In this particular place called Kalyani, there is a special tradition where newborn babies are placed in cradles that are made out of banana leaves. These cradles are then left on a raft. The belief behind this practice is that it will bring positive effects and benefits to the children and their future.

Shakhambari is a goddess who is adored by Rahu. As a result, followers of Rahu light a lamp made of lemon during a specific time period known as Rahu Kala. It is believed that by performing this ritual, any negative effects caused by Rahu Dosha can be eliminated.

During the "Palleda Habba" or vegetable festival, Devi is adorned with a variety of vegetables. In addition to that, a range of curries are cooked and presented to Banashankari Devi. This custom has been practiced for many years, and on this special day, 108 different dishes made with various vegetables are presented to the goddess.

One of the well-known cultural events in North Karnataka is the Banashankari Jatra, a yearly fair that spans approximately four weeks. This vibrant festival takes place on the full moon day, known as Purnima, during the Hindu calendar month of Magha, also called Magh Purnima. Typically occurring in January or February, this period is considered highly auspicious for worshipping the goddess Laxmi and her various forms.

During the festival, numerous followers from different parts of Karnataka gather at the Banashankari temple to pray and receive the goddess's blessings. The event generates a lively and vibrant ambiance, filled with street vendors selling a variety of goods including sweets, flowers, clothing, and toys.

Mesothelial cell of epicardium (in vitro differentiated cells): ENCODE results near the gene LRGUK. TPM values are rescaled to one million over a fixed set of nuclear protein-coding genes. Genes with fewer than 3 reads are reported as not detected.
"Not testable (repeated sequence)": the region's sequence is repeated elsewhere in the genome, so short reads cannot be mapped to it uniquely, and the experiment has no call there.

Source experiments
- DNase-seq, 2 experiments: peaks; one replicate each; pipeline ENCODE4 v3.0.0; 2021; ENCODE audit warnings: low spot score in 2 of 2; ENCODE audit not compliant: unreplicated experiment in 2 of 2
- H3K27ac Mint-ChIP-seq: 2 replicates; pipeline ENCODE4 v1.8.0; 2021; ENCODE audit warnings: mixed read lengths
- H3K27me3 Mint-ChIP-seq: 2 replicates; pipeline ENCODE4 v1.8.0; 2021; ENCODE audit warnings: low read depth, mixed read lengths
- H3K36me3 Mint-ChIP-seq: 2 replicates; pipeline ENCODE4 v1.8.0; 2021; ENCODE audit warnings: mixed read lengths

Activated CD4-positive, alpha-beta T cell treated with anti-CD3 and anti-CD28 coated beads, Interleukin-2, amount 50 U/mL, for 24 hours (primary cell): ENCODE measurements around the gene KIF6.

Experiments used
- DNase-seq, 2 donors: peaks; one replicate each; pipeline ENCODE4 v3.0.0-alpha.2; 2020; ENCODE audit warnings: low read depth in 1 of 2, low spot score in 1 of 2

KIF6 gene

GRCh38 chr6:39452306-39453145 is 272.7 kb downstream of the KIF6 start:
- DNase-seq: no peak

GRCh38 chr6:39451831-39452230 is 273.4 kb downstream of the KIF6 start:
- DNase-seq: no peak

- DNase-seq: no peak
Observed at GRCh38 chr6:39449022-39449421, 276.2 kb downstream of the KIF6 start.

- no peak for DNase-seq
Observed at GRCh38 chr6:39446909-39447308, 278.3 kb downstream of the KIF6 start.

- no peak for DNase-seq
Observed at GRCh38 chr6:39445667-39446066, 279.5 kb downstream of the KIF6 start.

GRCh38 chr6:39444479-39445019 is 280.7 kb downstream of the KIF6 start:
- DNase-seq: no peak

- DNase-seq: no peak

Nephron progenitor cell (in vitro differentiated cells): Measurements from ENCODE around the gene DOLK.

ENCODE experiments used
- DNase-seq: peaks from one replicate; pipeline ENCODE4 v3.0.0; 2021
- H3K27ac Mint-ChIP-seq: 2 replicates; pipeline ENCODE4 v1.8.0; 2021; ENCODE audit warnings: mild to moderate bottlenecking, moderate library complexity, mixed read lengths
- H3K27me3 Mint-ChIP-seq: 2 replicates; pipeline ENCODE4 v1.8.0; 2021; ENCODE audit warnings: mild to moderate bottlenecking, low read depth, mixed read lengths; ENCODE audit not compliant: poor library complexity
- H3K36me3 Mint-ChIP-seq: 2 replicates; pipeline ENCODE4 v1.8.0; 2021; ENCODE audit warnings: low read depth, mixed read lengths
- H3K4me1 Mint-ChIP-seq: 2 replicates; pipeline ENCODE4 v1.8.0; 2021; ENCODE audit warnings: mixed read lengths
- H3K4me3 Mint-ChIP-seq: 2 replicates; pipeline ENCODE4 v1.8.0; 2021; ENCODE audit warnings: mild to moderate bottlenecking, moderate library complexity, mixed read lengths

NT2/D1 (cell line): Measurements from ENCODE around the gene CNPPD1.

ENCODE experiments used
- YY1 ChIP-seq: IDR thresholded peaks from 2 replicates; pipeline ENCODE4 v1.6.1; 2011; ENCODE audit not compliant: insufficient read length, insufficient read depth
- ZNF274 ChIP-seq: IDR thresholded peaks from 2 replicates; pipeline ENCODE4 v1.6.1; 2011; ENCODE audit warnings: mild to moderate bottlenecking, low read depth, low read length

The Banashankari Amma Temple in Badami, Karnataka, celebrates the Navaratri festival during the month of Paush, which is different from the usual Ashwin month. This festival, spanning nine days, is dedicated to the worship of the Goddess Banashankari.

Banadashtami is considered to be a highly significant day, known for its auspiciousness. During this period, various fairs and festivals are organized at the temples of Banashankari and in different regions of North Karnataka.

Traditional meals from the northern region of Karnataka are being served at the temple. Women from the local community are in charge of cooking various dishes such as corn/maze/Sorghum roti, Karagadubu (Puran Kadabu), Kalupalle (sprouts curry), red chili chutney, and Pundi Palle (Gongura curry). These delicious meals are prepared with love and offered to the weary devotees who visit the temple.